After having seen so much of the city of Cusco, I feel certain that its biggest treasure is the timeless knowledge inherited by its inhabitants that never ceases to surprise me. One night, I met a man in the streets of the Historical Center of Cusco who sold traditional textiles in the middle of the public walkway, and he told me about the dark constellations of the Incas.
In South America, the Incas developed advanced and important astronomical thoughts. Due to their connection to nature, they perfectly understood the sky in order to perfectly understand agricultural cycles. Let’s not forget that agriculture has been the main axis of the Andean culture since their origin until today.
The Incas recognized at the sky several animals who walked over the Willka mayu (the name by which they knew the Milky Way in Quechua and whose literal translation is the Sacred River) and whose main function was to signal different stages in the agricultural cycle. These animals were found exactly in those dark spaces of the Milky Way. In this blog, we’ll learn a bit more about their locations and meanings.
1. Lluthu (Partridge):
The partridge is a small bird that looks a bit like a chicken but with brown and gray plumage. This dark constellation (which in western astronomy is known as Bag of Carbon for its profound darkness) appears in the early morning sky in the month of October and stays until July, the time when the harvesting of different root vegetables ends in the Cusco region. It’s also related to the end of the dry season and the arrival of the first rains in the agricultural cycle.
2. Hamp’atu (Toad):
In Andean culture, the toad symbolizes water and natural springs. They say it’s an animal greatly loved by Mother Earth because she holds it inside of her while the toad hibernates and, besides that, this animal cooperates with field workers when plants first begin to sprout. Toads are also used in diverse healing and fortune-telling rituals of wise Andeans. This dark constellation of the toad appears in the early morning sky toward the end of the month of October when the first rains are announced by the croaking of the toads.
3. Mach’aqway (Serpent):
Serpents are very important animals in the Andean cosmovision. They say that they represent the ukhu pacha or the underworld. Besides that, they have an important relationship with water and the agricultural cycle. Just like with the toad, in spite of having a positive connotation in Andean culture, the serpent has adopted negative concepts with the arrival of western culture. The head of the serpent constellation comes out in August and is hidden away again in February. Coincidentally, this in the time of year when serpents are most active in the Andean region. Another coincidence that happens in the sky and in agriculture on the earth is that the toad, partridge and snake are animals that assist in Andean agriculture to control diverse plagues.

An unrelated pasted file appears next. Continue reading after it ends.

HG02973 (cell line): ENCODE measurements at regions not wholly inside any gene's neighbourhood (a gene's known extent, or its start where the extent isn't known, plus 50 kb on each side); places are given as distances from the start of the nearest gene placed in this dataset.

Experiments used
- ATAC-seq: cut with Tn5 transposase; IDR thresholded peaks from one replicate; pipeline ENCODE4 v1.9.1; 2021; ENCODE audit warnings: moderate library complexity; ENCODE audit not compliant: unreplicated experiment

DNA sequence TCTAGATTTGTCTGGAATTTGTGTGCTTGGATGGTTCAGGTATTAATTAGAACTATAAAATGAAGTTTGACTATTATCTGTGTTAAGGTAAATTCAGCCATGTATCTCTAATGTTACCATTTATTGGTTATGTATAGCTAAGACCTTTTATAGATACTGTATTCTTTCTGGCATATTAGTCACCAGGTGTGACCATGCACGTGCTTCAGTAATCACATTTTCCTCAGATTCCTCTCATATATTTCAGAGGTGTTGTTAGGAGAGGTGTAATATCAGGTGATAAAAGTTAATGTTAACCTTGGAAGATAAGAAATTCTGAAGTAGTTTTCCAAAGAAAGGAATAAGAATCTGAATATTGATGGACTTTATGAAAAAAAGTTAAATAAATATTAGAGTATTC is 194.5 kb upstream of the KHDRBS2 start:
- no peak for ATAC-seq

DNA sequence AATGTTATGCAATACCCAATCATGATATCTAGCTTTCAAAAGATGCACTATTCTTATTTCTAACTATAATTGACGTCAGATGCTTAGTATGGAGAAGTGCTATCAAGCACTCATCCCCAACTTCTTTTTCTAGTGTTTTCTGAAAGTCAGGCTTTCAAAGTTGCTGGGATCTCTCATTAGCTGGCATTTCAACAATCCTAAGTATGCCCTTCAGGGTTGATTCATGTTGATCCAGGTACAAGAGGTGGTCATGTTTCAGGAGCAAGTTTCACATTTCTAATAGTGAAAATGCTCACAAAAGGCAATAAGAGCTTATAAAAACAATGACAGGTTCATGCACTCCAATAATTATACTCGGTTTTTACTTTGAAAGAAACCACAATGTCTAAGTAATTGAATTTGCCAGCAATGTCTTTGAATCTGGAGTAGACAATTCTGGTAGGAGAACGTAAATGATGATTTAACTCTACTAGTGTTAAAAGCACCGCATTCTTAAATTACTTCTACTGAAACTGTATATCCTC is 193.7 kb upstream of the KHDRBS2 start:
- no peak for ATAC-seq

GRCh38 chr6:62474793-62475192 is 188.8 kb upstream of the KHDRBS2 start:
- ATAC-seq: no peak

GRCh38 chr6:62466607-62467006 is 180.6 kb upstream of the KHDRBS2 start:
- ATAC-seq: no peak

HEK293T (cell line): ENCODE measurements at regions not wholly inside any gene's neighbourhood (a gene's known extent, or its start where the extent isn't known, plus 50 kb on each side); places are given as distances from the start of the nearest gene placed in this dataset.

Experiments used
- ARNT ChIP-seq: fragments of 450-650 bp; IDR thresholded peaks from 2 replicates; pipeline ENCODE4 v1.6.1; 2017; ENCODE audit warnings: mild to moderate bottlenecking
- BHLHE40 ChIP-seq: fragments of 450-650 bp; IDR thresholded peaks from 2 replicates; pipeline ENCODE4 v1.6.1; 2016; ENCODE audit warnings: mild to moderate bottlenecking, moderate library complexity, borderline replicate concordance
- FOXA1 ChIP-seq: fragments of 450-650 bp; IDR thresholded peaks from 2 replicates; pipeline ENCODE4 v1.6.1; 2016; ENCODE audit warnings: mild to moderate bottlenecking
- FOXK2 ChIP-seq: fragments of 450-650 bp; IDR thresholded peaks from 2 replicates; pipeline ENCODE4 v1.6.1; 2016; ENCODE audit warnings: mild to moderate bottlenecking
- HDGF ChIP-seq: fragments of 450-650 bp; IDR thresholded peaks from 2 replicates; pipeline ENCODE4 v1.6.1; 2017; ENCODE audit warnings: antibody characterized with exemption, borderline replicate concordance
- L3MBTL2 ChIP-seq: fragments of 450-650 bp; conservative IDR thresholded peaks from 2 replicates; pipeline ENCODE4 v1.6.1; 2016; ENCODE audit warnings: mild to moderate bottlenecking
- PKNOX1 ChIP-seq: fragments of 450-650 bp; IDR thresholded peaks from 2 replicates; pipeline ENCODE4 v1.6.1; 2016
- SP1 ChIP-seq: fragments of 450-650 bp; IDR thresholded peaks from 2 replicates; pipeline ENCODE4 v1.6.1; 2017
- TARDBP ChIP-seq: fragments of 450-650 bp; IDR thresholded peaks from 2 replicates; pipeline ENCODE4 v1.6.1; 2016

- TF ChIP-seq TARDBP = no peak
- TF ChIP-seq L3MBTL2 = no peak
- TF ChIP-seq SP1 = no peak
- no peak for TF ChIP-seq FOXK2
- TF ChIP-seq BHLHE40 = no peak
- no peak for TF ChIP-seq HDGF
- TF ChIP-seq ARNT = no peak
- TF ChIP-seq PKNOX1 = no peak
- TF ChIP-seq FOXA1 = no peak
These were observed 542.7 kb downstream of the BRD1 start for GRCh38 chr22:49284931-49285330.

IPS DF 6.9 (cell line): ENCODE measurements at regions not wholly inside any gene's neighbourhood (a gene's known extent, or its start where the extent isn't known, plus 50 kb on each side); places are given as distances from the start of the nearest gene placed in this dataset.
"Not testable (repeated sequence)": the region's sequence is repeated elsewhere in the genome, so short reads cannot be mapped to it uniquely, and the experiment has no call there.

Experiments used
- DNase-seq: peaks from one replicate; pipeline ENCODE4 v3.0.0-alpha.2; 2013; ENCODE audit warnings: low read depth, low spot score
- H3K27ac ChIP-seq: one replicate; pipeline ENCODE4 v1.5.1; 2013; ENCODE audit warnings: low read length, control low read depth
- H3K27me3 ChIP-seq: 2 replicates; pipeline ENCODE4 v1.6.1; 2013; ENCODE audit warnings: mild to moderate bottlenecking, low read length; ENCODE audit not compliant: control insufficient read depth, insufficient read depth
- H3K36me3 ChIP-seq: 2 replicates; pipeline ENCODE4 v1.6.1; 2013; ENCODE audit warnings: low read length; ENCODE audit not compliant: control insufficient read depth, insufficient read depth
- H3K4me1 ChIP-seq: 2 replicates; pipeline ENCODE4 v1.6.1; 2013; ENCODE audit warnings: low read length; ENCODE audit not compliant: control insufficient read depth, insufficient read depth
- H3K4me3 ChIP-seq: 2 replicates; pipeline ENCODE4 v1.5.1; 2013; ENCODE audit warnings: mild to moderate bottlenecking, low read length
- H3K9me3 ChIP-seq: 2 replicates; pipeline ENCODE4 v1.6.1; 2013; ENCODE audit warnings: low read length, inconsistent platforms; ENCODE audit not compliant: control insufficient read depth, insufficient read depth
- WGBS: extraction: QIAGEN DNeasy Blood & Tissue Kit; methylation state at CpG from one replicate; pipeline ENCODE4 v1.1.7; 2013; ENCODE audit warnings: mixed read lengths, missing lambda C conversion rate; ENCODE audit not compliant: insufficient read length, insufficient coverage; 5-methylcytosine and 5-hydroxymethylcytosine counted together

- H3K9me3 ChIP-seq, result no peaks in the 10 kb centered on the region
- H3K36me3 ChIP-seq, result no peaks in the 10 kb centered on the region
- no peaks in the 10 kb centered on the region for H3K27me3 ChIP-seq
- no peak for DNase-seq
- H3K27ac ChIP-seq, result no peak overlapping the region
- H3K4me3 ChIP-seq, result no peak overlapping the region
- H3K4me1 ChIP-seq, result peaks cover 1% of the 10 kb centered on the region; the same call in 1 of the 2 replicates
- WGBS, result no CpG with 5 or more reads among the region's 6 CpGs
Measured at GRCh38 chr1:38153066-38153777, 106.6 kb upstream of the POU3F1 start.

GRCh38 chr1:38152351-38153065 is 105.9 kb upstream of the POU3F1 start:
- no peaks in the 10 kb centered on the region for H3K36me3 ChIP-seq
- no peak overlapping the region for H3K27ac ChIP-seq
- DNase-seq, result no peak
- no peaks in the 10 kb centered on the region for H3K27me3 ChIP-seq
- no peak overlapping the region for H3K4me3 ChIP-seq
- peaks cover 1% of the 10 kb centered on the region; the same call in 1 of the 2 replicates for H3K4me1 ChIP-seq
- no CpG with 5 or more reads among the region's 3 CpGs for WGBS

4. Yana llama (Black Llama):
The great black llama is the biggest dark constellation that exists and maybe the most important. It can be recognized easily in the sky because its eyes are two very bright stars, known as Alpha and Beta Centauri, that can be found close to the Southern Cross. This dark constellation is made up of the bodies of two llamas: a mother and her cria.
The llama comes out in the sky in the month of November. There’s a myth that tells of a great black llama who came down to the earth to drink from all of the natural springs and rivers of the world and who also had to drink from the ocean because, otherwise, the world could flood. They also tell that the people on top of which the llama descended to earth were repaid with beautiful wool and great fortune and that this constellation cares for all other llamas on the earth.
5. Atoq (Fox):
The fox is one of the most striking and peculiar constellations in the Andean sky due to its two deep, red eyes. Some mention that the fox is found close to the cria of the great llama because he intends to eat it. Others say he’s escaping from the constellation of the Shepherd who’s responsible for caring for the llamas of the sky. The fox is found close to the stars that form the tail of the western constellation Scorpio. The fox is an ambivalent character in traditional Andean stories and is also recognized for its relation with the crops.
6. Michiq (Shepherd):
It’s said that the shepherd takes care of the cosmic llamas to protect them from any threat. Because of this, he appears with open arms, as if he’s trying to scare the fox away.
Andean astronomy is truly complex and surprising. I later found out that besides the dark constellations, the Incas also found meaning in the stars; they also had their own starry constellations. Another incredible piece of data is that the Incas considered the river Vilcanota, which crosses through the Sacred Valley, to be a reflection of the Milky Way. Come to Cusco, and discover a different way of seeing the sky to understand reality.
For further information, we recommend to consult Erwin Salazar Garcés’s website. He is an important investigator of Andean ethnoastronomy and archaeoastronomy. Also we want to thank Jose Valencia García, a guide at the Cusco Planetarium, who shared with us his love for the stars and to @ccseyes for the main photo.